The SSRIC is composed of representatives from each of the CSU campuses. Its overall objective is to support faculty, staff, and student research and teaching in all social science disciplines. It does this by:
- working with the CSU Chancellor’s Office to ensure continued system-wide access to social science databases;
- developing instructional materials and making them available on the Council’s website (www.ssric.org);
- initiating and conducting workshops on how to access and use quantitative data from the aforementioned sources;
- supporting faculty research by providing access to the ICPSR Summer Program and the Field Faculty Fellowship program;
- providing a forum for sharing information about using data in research and teaching;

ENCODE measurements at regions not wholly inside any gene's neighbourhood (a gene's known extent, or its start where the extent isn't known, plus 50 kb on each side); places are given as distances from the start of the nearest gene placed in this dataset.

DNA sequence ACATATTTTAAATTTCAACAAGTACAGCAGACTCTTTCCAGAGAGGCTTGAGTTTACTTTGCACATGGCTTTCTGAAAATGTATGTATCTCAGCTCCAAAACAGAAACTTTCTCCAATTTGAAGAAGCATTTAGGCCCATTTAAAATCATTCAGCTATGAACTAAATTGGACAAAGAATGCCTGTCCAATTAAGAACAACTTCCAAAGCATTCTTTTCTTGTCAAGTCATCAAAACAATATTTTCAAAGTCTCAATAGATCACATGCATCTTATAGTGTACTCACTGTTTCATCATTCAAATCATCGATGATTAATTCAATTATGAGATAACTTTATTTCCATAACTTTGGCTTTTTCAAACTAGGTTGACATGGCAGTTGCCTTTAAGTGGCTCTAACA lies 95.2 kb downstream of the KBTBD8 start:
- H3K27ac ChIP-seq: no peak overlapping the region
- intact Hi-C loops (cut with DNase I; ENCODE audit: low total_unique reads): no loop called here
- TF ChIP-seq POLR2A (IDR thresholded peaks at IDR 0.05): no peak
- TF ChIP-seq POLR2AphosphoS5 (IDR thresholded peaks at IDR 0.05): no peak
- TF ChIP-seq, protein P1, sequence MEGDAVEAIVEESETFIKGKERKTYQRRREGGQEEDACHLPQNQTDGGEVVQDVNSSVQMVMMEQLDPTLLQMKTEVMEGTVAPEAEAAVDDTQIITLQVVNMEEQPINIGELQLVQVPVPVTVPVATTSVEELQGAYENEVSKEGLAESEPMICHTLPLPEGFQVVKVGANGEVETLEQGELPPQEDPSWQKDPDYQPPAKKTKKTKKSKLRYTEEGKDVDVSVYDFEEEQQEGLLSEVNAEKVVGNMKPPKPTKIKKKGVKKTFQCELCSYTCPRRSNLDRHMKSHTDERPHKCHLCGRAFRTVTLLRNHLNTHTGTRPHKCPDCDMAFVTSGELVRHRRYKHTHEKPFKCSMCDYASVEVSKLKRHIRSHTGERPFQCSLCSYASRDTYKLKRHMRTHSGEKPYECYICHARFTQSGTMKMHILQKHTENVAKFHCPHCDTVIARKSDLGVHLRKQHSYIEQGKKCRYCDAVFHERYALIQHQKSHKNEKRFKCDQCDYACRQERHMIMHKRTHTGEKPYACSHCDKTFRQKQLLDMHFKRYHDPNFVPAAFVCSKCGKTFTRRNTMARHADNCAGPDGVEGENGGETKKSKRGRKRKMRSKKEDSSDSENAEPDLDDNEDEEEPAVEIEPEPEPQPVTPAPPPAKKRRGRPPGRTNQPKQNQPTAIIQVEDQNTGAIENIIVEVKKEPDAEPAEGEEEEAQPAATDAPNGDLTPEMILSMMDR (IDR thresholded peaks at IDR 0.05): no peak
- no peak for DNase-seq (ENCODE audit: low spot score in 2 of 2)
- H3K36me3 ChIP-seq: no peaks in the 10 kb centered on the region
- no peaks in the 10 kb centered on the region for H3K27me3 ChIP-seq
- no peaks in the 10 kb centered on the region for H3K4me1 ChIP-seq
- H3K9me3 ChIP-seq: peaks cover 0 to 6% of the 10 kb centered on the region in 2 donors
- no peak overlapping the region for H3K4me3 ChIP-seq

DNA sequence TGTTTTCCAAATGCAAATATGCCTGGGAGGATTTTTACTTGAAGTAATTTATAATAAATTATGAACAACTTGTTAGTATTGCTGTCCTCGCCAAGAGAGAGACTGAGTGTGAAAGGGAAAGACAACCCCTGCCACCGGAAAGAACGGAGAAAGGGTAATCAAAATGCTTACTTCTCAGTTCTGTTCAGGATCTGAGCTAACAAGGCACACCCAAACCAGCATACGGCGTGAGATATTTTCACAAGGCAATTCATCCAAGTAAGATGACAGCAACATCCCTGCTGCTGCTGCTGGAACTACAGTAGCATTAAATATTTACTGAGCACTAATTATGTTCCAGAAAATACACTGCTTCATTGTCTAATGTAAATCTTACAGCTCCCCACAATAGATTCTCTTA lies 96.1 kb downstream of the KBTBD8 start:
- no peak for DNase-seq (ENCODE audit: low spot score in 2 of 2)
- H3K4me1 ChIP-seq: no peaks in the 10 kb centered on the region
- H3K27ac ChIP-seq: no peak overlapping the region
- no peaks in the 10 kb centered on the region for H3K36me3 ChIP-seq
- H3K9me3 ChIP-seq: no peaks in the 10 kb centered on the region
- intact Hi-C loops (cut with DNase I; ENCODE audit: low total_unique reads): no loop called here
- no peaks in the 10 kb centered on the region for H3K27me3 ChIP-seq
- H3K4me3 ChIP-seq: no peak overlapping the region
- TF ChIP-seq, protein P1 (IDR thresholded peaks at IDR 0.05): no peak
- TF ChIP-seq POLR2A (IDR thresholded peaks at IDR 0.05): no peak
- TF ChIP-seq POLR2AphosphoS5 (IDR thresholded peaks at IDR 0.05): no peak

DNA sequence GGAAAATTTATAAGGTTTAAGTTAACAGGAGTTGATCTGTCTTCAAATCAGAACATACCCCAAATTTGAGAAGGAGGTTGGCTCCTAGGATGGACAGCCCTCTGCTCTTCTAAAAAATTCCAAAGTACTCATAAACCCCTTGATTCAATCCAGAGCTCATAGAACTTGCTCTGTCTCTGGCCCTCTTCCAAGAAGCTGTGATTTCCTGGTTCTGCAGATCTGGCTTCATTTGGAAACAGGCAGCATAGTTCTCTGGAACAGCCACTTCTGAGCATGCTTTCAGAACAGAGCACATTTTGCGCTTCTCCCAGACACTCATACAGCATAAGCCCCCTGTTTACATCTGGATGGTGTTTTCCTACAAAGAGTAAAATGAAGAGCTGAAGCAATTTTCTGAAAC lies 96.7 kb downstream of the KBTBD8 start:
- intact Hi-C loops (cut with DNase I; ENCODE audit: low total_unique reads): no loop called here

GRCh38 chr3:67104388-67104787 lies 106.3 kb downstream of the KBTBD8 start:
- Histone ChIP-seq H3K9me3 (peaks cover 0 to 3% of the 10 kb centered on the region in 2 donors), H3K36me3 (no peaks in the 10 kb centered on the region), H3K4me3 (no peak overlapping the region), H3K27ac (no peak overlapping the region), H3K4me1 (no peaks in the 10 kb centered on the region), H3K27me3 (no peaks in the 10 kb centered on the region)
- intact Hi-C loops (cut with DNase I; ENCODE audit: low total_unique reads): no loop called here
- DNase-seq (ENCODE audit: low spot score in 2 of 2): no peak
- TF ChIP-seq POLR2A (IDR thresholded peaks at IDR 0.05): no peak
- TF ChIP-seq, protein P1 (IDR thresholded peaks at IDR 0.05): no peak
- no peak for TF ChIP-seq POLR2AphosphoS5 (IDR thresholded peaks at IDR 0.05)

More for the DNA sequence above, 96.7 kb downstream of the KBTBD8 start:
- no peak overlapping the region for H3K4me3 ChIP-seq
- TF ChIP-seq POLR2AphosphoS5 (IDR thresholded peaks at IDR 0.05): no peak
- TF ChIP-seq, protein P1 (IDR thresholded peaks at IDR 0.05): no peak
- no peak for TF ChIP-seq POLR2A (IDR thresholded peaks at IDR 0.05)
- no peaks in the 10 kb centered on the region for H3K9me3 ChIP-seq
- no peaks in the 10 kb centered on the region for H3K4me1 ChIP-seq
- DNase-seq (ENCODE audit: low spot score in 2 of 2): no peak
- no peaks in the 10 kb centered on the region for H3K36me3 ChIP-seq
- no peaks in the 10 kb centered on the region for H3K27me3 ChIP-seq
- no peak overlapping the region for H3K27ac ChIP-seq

- sponsoring an annual student research conference.
Student Research Conference
The Conference has been held annually since 1976. The 2013 Conference was held on May 2 at San Francisco State. There were about 30 presenters from about 8 campuses. The keynote speaker was Mark DiCamillo, Director of The Field Poll and Senior Vice President of the Field Research Corporation. He spoke on “The Growing Political Might of Ethnic Voters in California and Its Political Ramifications.”
Since early in the history of the Conference, awards have been given for the best undergraduate paper, the best graduate paper, and the best quantitative paper. (Initially, this last category was limited to papers using data from the CSU subscription databases. The category was later broadened to include quantitatively-oriented papers regardless of the data source.)
- The award for best undergraduate paper is named after Dr. Charles McCall (Political Science, Bakersfield). Charles was one of the SSRIC founders. He was SSRIC Council Chair (AY 1974-75), served on the Council of the Inter-university Consortium for Political and Social Research, and was ICPSR Council chair. He died on April 10, 2013.